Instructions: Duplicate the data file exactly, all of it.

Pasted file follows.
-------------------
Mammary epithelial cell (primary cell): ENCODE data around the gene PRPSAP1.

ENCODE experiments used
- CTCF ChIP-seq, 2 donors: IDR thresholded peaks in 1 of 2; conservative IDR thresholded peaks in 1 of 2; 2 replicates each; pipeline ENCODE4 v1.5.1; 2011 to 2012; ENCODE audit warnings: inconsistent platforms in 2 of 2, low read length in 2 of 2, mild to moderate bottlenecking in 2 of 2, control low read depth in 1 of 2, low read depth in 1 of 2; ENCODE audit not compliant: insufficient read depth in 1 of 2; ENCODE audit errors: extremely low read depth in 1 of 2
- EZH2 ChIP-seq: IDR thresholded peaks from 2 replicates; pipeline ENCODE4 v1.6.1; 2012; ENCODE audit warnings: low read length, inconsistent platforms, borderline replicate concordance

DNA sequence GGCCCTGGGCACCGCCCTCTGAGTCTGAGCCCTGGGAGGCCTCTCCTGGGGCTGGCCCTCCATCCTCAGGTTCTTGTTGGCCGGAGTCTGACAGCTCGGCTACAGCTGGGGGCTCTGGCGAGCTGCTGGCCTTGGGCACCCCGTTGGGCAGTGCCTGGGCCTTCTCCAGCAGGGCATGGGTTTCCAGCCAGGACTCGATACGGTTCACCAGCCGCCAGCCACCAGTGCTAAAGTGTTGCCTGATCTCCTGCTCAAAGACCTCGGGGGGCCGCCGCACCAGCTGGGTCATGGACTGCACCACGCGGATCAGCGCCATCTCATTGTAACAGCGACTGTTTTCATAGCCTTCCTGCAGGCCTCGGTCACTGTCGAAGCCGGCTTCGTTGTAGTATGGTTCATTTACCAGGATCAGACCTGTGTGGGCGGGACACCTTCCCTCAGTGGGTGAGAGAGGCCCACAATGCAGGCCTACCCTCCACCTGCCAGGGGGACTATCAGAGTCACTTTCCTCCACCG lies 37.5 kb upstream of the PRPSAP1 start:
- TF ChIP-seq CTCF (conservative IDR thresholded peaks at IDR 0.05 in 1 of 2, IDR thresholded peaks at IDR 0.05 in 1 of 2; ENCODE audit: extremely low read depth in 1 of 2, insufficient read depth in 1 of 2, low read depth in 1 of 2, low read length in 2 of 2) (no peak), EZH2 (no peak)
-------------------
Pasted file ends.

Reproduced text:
Mammary epithelial cell (primary cell): ENCODE data around the gene PRPSAP1.

ENCODE experiments used
- CTCF ChIP-seq, 2 donors: IDR thresholded peaks in 1 of 2; conservative IDR thresholded peaks in 1 of 2; 2 replicates each; pipeline ENCODE4 v1.5.1; 2011 to 2012; ENCODE audit warnings: inconsistent platforms in 2 of 2, low read length in 2 of 2, mild to moderate bottlenecking in 2 of 2, control low read depth in 1 of 2, low read depth in 1 of 2; ENCODE audit not compliant: insufficient read depth in 1 of 2; ENCODE audit errors: extremely low read depth in 1 of 2
- EZH2 ChIP-seq: IDR thresholded peaks from 2 replicates; pipeline ENCODE4 v1.6.1; 2012; ENCODE audit warnings: low read length, inconsistent platforms, borderline replicate concordance

DNA sequence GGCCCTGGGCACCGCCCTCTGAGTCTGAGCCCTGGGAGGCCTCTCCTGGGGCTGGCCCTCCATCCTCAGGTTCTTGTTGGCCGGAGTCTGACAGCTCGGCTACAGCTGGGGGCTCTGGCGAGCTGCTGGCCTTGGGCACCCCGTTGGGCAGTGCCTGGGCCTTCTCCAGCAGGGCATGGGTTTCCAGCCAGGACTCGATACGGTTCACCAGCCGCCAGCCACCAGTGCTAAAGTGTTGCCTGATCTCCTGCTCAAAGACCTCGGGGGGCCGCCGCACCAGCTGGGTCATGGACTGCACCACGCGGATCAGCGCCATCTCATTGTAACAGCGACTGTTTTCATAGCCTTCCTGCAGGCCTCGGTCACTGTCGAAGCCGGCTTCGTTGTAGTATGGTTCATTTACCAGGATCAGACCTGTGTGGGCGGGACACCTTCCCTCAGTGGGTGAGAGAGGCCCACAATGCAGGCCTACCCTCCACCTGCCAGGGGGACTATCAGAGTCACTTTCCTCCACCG lies 37.5 kb upstream of the PRPSAP1 start:
- TF ChIP-seq CTCF (conservative IDR thresholded peaks at IDR 0.05 in 1 of 2, IDR thresholded peaks at IDR 0.05 in 1 of 2; ENCODE audit: extremely low read depth in 1 of 2, insufficient read depth in 1 of 2, low read depth in 1 of 2, low read length in 2 of 2) (no peak), EZH2 (no peak)